Today, we want to celebrate the women that have influenced who we are today and paved the way for us to be anything we aspire to be.
Behind every power person is a strong mother. Research shows that our mother’s hard work and dedication pave the way for our skills in studies, work-life and relationships. In other words, positive parent-child interactions play an important role in children’s career development and future success.
We have gathered five mother-quotes from powerful women and men who changed history and society in many different ways. Read on for stories about five mothers providing their children with love, support and understanding.
Michelle Obama about her mother, Marian Robinson
Michelle Obama has been named the world most powerful women by Forbes magazine. Her hard work, campaigns and engagements have helped young people to a better life. The campaign Lets Move aims to get young people to exercise more and eat better. Let Girls Learn is an incitative “aimed at helping adolescent girls attain a quality education that empowers them to reach their full potential.”
Michelle talks about her mother in People Magazine, 2019:
“When it came to raising her kids, my mom knew that her voice was less important than allowing me to use my own. That meant she listened a lot more than she lectured. Growing up, she was willing to endure endless questioning from me — Why did we have to eat eggs for breakfast? Why do people need jobs? Why are the houses bigger in other neighbourhoods? She didn’t chide me if I scrapped with some of the neighbour kids or challenged my ornery grandfather when I thought he was being a little too ornery. She listened intently to the lunchtime conversations I had with my schoolmates over bologna sandwiches, and nodded patiently along to tales of my contentious piano lessons with my great aunt Robbie.
In today’s world, it’s easy to hear all that and think that Marian Robinson was bordering on negligent, that she was letting the kids rule the roost. But the reality was far from that. She and my father, Fraser, were wholly invested in their children, pouring a deep and durable foundation of goodness and honesty, of right and wrong, into my brother and me. After that, they simply let us be ourselves.”
Kamala Harris about her mother, Shyamala Gopalan Harris
Kamala Harris is the first ever female Vice President elect of the United States. As Vice President, Kamala Harris becomes the highest-ranking female elected official in U.S history and at the same time, the first African American and Asian American Vice President. Shattering the highest of glass ceilings.
Without her mother, we might not have seen Kamala Harris running for presidency. She says the following on Instagram, 2019:
“My sister Maya and I were raised by a strong mother. My mother taught us the importance of a good education. She taught us the good old-fashioned value of hard work. She taught us don’t let anyone tell you who you are. You tell them who you are. She taught us not only to dream but to do. She taught us to believe in our power to right what is wrong. And she was the kind of parent who if you came home complaining about something, she’d say, ‘Well what are you gonna do about it?’ So I decided to run for President of the United States.”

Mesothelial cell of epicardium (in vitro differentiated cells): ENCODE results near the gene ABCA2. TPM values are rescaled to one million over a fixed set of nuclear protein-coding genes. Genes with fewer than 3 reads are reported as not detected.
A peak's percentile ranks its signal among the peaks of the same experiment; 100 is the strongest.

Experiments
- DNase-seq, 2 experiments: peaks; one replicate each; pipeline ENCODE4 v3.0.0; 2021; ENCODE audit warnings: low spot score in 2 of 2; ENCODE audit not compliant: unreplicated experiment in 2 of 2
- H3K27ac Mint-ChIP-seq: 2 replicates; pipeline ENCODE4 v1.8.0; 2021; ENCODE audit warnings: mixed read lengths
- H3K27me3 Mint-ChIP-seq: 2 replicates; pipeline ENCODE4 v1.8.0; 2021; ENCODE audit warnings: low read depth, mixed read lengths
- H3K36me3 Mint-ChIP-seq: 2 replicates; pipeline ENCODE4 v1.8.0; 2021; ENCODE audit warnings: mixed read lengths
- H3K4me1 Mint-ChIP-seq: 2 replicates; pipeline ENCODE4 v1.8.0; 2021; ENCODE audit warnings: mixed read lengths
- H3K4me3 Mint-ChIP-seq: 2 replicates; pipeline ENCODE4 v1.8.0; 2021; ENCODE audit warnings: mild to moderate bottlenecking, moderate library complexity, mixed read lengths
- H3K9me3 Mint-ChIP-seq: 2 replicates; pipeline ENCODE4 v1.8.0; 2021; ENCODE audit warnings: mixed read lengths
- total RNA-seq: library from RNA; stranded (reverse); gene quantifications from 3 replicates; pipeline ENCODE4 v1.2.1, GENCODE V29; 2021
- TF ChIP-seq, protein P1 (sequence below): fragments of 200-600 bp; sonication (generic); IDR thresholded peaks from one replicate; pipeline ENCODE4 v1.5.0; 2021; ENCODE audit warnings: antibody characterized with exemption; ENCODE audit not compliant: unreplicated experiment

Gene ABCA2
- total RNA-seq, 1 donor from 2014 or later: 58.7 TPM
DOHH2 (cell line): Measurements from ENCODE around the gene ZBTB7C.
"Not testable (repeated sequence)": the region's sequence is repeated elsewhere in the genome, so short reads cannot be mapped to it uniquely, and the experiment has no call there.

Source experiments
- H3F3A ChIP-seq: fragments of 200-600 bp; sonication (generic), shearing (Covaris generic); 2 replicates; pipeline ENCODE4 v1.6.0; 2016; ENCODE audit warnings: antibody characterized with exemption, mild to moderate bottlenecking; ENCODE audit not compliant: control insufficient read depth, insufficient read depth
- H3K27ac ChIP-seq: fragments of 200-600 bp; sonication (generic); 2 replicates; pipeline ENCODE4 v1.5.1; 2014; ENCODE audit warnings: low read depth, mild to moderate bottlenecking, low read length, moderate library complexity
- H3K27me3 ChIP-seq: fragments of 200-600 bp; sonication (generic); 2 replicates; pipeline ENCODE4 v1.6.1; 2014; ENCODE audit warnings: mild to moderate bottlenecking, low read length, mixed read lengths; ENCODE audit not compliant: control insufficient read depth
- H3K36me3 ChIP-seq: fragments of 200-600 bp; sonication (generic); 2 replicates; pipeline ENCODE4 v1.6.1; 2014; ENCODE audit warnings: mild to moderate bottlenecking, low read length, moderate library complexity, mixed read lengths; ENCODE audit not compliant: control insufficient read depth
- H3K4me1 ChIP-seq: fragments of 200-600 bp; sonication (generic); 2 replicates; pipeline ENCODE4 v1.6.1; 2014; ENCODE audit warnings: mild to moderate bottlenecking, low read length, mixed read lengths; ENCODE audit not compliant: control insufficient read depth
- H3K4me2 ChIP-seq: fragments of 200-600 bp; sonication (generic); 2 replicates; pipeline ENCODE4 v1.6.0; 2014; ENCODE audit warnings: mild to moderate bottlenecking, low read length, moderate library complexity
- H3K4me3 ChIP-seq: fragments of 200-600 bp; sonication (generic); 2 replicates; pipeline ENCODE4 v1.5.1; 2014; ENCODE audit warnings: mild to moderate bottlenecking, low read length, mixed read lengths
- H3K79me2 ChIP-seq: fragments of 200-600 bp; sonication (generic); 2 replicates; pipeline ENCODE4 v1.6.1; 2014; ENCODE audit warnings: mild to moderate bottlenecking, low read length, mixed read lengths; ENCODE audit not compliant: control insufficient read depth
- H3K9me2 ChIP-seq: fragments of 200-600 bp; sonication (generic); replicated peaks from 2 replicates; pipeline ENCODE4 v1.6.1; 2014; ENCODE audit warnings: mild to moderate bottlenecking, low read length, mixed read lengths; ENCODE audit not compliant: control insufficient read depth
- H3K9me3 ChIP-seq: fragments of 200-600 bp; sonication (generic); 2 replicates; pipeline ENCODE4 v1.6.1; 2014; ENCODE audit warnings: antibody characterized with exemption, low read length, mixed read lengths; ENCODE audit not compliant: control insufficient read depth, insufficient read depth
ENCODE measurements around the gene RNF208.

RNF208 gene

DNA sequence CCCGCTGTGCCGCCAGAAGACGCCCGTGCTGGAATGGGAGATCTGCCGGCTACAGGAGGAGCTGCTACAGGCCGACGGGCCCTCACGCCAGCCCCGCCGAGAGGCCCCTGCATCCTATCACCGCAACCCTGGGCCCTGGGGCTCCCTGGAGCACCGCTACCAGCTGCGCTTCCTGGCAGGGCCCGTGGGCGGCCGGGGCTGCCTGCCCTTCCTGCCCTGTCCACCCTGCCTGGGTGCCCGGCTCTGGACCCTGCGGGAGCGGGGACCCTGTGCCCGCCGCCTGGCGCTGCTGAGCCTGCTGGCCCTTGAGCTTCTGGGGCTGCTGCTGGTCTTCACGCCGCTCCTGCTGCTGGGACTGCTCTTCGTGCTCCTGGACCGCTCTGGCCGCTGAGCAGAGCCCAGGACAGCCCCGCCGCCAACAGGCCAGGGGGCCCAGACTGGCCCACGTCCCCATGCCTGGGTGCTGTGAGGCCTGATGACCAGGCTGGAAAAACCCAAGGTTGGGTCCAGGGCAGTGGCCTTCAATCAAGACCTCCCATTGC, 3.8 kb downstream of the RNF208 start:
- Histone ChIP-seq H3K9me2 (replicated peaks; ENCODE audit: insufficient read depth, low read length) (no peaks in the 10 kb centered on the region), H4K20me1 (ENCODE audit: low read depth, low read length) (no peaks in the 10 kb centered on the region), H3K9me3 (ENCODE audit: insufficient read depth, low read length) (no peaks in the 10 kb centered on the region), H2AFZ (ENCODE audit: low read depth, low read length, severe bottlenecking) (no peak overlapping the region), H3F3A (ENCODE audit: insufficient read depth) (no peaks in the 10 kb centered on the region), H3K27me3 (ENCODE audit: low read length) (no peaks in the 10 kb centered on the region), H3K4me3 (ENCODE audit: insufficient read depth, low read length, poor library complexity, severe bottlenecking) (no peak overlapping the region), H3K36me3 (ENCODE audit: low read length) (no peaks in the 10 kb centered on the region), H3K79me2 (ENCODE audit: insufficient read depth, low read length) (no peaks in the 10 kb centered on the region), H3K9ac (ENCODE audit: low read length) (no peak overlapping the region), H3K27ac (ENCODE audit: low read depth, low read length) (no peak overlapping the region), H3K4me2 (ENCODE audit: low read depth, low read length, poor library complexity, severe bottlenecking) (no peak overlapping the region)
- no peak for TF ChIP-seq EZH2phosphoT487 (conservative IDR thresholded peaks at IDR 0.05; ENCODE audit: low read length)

Ruth Bader Ginsburg about her mother, Celia Bader
We have previously paid our tribute to Ruth Bader Ginsburg for her hard work fighting for human rights. Ruth Bader Ginsburg was through her life a leading voice for gender equality, civil rights and liberties. People all over the world admire her for courage and integrity, intellect and legal brilliance.
She has thanked her mother for paving the way via the ACLU:
“My mother told me two things constantly. One was to be a lady, and the other was to be independent. The study of law was unusual for women of my generation. For most girls growing up in the ’40s, the most important degree was not your B.A., but your M.R.S.”
Martin Luther King Jr about his mother, Alberta Williams King
Martin Luther King became the most visible spokesperson and leader in the Civil Rights Movement. His words “I have a dream” echoes in eternity and he for always remembered for fighting against injustice and for black lives. Martin Luther King Jr’s mother Alberta was highly engaged in women and civil rights. She taught her children about segregation being “ a social condition rather than a natural order”.
Martin Luther King Jr wrote in his autobiography:
“She made it clear that she opposed this system and that I must never allow it to make me feel inferior. … At this time Mother had no idea that the little boy in her arms would years later be involved in a struggle against the system she was speaking of.”
Thomas Edison about his mother, Nancy Edison
Thomas Edison, the man behind the light bulb, had a hard time in school with dyslexia. Rather than giving up on education, his mother Nancy Edison decided to homeschool his son.
Edison said of her:
“My mother was the making of me. She was so true, so sure of me; and I felt I had something to live for, someone I must not disappoint.”